If educators develop partnerships with local law enforcement and social child services, like Grossmont Union did, they can be trained to notice indicators of CSEC, and intervene effectively, said Eve Birge, the Education Department's liaison on domestic human trafficking and gender-based violence.

President Obama announced several initiatives last September to help combat what his administration has called "modern-day slavery."

In his remarks, the president said the issue of human trafficking should be a concern to every person, community, business, and nation because it is a "debasement of our common humanity."

It tears away at the social fabric, and endangers public health.

The initiatives, aimed at eliminating human trafficking, include:

  • Strengthening the U.S. Government's existing zero-tolerance policy on human trafficking in government contracting;
  • Providing training and guidance to federal prosecutors, law enforcement officials, immigration judges, and other sectors to better detect incidences of human trafficking, and to treat victims as victims, not as criminals;
  • Expanding services and legal assistance to trafficking victims; and,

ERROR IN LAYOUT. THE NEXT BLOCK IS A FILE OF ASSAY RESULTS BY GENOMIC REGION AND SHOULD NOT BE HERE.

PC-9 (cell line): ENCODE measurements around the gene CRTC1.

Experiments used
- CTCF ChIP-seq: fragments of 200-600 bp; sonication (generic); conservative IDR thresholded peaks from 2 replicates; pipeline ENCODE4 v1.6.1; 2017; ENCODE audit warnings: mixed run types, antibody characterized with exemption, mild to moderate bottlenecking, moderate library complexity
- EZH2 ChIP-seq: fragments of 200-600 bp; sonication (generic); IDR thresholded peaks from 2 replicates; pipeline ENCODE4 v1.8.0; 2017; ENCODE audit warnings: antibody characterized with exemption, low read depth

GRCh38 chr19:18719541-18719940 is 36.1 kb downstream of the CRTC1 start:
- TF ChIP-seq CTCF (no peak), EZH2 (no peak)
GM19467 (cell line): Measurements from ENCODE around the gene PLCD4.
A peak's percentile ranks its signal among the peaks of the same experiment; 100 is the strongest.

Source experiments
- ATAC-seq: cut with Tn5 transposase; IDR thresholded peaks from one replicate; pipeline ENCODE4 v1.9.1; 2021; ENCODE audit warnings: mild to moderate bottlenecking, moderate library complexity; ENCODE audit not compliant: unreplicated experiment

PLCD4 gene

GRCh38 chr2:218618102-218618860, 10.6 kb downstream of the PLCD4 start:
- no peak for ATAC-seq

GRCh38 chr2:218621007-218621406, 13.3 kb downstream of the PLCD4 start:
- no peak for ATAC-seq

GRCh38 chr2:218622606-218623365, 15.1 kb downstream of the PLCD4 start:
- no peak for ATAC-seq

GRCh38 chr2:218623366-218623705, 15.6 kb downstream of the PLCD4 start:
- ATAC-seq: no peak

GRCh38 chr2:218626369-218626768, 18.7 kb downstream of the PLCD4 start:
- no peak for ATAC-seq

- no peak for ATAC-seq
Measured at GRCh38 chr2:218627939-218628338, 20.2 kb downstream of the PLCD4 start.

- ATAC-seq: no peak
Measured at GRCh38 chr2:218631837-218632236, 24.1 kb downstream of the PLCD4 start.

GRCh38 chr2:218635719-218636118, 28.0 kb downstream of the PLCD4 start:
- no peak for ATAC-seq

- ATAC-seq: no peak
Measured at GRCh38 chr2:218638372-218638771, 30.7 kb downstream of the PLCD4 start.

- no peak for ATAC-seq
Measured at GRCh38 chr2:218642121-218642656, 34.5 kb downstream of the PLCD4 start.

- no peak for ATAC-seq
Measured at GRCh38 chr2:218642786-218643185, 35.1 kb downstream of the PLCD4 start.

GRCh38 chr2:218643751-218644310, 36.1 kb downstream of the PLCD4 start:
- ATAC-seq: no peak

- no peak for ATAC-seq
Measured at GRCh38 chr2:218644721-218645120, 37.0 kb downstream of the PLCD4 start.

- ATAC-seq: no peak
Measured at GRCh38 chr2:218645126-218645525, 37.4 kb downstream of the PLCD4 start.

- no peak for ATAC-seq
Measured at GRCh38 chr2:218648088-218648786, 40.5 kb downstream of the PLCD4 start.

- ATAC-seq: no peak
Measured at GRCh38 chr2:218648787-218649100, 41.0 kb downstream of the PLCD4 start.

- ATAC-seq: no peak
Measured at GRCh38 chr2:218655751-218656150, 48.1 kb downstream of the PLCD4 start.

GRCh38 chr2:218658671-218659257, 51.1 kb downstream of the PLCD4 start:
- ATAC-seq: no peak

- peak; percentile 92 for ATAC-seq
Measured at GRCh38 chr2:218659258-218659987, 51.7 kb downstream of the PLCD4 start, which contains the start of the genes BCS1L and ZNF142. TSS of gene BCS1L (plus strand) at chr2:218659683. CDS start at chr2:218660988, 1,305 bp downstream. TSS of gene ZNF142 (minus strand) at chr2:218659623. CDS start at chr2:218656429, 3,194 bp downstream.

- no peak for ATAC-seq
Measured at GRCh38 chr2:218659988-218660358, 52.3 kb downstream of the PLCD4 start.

• Developing the first-ever domestic human trafficking assessment to better track trends within the country.

But without understanding the needs of the victims first, Hill said it will be difficult to determine to what extent these policies will work.

"Victims sometimes don't initially want help," Hill said, "and there's concern that our policies may put them at greater risk."

The ultimate goal, according to Hill, is to rescue exploited children and to get them to believe in the value of who they are rather than the sale of their bodies.

"It's a very complex psychological issue, lots of factors are at play that we still need to better understand," she said. "Part of this ... is just unfolding, we're just discovering this."

PHOTO: Jenee Littrell, assistant principal of Grossmont Union High School in San Diego, Calif., speaks at a U.S. Department of Education event on the trafficking and sexual exploitation of children in the United States. (Gina Cairney/Education Week)